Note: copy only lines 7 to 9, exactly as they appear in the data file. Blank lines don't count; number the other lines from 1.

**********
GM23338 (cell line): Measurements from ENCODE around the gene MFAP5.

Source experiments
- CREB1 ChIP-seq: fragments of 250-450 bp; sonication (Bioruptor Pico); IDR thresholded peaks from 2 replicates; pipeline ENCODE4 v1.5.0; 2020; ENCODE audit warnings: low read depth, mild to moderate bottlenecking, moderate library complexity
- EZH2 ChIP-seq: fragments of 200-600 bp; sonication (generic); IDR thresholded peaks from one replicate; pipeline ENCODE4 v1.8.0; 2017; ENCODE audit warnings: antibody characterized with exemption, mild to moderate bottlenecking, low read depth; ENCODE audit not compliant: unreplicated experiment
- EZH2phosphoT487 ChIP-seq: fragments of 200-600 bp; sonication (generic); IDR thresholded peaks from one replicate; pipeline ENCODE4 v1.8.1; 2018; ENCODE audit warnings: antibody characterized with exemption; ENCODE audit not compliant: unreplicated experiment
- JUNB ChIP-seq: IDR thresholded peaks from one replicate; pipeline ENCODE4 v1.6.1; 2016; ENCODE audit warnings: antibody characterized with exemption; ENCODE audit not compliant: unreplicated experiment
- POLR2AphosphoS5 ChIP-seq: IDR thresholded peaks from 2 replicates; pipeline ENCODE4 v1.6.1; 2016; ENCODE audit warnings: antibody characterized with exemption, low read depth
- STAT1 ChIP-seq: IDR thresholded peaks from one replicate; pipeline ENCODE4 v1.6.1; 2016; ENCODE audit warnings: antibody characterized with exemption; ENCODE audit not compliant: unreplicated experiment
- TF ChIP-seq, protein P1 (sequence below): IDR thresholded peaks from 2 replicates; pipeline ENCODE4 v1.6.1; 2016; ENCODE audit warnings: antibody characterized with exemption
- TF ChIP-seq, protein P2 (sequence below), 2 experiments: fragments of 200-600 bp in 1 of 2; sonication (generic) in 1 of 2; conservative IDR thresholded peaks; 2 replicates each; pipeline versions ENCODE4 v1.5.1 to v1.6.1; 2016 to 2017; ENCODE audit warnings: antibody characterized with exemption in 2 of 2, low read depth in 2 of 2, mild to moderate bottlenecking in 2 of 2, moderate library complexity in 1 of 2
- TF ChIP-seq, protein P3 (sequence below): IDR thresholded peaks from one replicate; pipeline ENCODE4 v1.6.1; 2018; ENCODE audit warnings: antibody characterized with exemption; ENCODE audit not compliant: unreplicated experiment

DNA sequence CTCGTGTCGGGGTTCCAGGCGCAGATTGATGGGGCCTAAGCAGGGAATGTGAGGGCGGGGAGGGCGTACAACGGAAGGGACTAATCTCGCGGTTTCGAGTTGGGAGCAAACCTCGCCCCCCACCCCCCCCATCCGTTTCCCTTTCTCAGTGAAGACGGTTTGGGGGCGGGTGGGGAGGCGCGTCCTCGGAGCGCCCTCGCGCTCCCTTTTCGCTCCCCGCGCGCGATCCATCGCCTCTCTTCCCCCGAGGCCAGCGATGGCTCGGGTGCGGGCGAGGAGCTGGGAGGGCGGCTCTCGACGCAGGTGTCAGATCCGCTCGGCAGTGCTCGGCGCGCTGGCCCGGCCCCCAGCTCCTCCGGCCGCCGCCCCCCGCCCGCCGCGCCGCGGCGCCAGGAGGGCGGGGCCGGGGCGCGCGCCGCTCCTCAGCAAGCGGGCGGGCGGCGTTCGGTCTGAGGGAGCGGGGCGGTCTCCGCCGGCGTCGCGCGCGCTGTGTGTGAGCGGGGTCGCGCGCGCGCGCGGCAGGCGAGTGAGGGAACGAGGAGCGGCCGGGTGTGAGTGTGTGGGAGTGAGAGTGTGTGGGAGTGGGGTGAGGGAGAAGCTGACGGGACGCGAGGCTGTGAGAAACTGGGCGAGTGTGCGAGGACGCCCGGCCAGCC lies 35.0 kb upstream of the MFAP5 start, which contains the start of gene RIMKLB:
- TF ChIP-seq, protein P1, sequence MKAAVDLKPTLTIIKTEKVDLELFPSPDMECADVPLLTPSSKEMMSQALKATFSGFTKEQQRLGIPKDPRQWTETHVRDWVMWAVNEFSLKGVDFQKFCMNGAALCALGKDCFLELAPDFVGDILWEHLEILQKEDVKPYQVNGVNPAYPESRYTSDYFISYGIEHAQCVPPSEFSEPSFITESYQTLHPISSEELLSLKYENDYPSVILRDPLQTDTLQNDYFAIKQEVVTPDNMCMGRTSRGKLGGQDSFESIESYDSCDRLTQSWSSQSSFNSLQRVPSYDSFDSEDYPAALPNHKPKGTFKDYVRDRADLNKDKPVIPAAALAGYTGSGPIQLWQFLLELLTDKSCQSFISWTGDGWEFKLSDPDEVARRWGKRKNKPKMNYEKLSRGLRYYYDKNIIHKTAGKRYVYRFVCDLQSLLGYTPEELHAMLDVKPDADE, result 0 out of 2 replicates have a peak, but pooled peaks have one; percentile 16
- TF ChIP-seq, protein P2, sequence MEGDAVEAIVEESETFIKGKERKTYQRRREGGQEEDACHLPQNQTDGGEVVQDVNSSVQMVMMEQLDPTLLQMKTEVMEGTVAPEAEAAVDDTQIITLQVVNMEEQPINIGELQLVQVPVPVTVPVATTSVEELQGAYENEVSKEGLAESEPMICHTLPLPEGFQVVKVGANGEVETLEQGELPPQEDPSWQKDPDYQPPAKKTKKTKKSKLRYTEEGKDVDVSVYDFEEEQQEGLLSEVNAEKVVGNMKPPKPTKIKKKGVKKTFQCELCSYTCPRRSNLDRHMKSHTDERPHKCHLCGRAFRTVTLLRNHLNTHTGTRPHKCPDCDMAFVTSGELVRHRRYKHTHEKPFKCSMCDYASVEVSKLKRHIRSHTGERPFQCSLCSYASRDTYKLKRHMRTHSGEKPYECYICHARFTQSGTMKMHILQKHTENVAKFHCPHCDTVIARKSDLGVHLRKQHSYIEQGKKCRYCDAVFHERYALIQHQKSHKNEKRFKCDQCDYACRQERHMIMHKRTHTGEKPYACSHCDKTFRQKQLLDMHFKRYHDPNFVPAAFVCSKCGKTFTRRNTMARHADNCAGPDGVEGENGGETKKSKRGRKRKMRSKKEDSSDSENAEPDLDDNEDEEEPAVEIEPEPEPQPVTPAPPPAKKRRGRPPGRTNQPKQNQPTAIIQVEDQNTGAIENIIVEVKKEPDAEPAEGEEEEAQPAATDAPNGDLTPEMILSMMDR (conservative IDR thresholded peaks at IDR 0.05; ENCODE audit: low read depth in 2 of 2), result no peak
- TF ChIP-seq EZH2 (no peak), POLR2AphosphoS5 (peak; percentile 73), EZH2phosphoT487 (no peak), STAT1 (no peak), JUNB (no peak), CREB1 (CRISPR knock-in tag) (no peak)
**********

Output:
- POLR2AphosphoS5 ChIP-seq: IDR thresholded peaks from 2 replicates; pipeline ENCODE4 v1.6.1; 2016; ENCODE audit warnings: antibody characterized with exemption, low read depth
- STAT1 ChIP-seq: IDR thresholded peaks from one replicate; pipeline ENCODE4 v1.6.1; 2016; ENCODE audit warnings: antibody characterized with exemption; ENCODE audit not compliant: unreplicated experiment
- TF ChIP-seq, protein P1 (sequence below): IDR thresholded peaks from 2 replicates; pipeline ENCODE4 v1.6.1; 2016; ENCODE audit warnings: antibody characterized with exemption